Cardio and Strength Training for Weight Loss: Why You Should Do Both

Cardio and Strength Training for Weight Loss: Why Do Both

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One of the perennial questions about exercise for weight loss is whether to concentrate on aerobic exercise or weight training. In years past, those seeking to lose weight focused on cardio and avoided resistance training. After all, gaining muscle can mean gaining weight.

But muscle is lean tissue. Increasing the amount of lean tissue on your body improves your overall body composition and can even provide some metabolic benefits to make weight loss easier. Still, that doesn't mean you should avoid cardio. Cardio and weight training are two different types of exercise, but when you put them together, you have a powerful combination for fat loss success.

What Is Strength Training?

Strength training—also called resistance training—helps you build muscle and make muscle stronger. Strength training means moving your body against resistance. Resistance may include tools such as dumbbells, barbells and weight plate, resistance bands, or kettlebells.

You might also simply move your body against gravity. Bodyweight exercises such as lunges and push ups are highly effective for building strength.

Benefits for Weight Loss

Weight training burns calories, just like other forms of exercise. You'll usually burn fewer calories during a traditional weight training session than you would during a vigorous cardio session. But there are other ways that resistance training helps you to reach your weight loss goals.

Muscle has a slightly higher metabolic rate than fat, so having more muscle helps you to raise your resting metabolic rate (energy expenditure). However, the differences are not dramatic. Even at the high end of predictions (which are disputed), it is just a few calories per day for each pound of muscle increased. That helps, but it's not life-changing.

But weight training is important to help you maintain muscle—especially if you are dieting. When you lose weight by restricting calories, you are likely to lose some muscle mass. Ideally, you want to lose the fat but hold onto the muscle.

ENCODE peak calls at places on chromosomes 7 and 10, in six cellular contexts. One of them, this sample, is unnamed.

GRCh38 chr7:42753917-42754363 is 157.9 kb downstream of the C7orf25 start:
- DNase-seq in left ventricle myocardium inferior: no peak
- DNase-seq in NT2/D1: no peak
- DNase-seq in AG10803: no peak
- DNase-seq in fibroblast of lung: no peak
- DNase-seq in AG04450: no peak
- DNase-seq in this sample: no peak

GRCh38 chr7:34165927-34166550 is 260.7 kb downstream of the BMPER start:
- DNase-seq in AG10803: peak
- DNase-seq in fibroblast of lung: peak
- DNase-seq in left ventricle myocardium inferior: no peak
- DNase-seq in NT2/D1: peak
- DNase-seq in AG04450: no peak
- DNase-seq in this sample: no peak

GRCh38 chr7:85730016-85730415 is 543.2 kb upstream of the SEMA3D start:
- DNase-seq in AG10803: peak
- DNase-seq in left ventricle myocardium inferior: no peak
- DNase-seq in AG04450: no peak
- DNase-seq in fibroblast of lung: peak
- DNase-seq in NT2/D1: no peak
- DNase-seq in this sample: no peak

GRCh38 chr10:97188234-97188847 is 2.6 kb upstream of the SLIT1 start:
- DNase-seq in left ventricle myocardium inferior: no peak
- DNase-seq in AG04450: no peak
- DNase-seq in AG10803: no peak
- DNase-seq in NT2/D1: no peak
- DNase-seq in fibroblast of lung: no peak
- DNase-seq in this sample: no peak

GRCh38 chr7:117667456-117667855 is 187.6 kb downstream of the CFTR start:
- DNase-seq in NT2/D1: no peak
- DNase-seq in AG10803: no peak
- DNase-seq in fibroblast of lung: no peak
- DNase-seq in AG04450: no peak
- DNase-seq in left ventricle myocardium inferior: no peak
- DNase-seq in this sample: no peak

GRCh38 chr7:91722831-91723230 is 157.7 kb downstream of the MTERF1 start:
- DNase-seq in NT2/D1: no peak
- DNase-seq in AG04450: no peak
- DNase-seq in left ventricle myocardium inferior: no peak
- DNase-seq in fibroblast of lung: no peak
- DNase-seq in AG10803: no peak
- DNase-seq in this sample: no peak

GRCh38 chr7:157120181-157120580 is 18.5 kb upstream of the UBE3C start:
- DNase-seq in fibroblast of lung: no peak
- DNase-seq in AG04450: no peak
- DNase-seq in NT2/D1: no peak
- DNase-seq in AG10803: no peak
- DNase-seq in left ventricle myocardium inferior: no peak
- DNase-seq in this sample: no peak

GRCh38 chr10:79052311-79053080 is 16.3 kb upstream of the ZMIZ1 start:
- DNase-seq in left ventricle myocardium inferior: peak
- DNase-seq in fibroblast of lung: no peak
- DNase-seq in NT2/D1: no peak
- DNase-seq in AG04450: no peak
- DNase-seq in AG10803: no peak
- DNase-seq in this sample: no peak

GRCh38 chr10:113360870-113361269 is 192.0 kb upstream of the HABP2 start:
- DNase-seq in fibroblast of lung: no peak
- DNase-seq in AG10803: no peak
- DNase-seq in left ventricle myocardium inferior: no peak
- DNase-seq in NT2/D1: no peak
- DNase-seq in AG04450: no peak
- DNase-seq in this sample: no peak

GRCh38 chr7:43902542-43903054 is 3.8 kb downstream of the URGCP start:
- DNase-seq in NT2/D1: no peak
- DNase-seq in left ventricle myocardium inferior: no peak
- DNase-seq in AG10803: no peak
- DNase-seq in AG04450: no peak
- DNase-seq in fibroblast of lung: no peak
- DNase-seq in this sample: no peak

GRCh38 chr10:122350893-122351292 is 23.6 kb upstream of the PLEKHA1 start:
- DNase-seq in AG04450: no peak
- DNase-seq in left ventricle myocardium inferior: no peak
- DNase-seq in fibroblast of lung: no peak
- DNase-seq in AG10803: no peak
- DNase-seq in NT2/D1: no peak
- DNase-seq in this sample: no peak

Weight training helps you maintain lean muscle tissue during weight loss, and has many other benefits for health and performance, such as increasing bone density and improving quality of life as we age.

What Is Cardio?

Cardio, or or cardiovascular activity, is movement that raises your heart rate and keeps it elevated continuously for the duration of the workout.

Cardio is also referred to as aerobic activity because during this type of activity, your body uses oxygen to turn glucose into fuel. Aerobic means "with oxygen." You'll notice that your breathing becomes deeper during cardio or aerobic activity because your oxygen needs increase.

Aerobic activity can be performed at a low intensity level, a moderate intensity level, or a high intensity level. There are different types of cardio or aerobic activity:

  • Steady state cardio is when you participate in activities like cycling, running, or taking an aerobics class and keep your heart rate within a steady range for the duration of your workout. Steady state cardio is often (but not always) performed in a moderate range, which the Centers for Disease Control (CDC) defines as between 64% and 76% of your maximum heart rate.
  • High-intensity interval training (HIIT) combines vigorous aerobic activity with short rest segments. Because this type of workout requires that you work at a very high intensity level (between 77% and 93% of your maximum heart rate), these workouts are generally shorter in duration than steady state cardio workouts.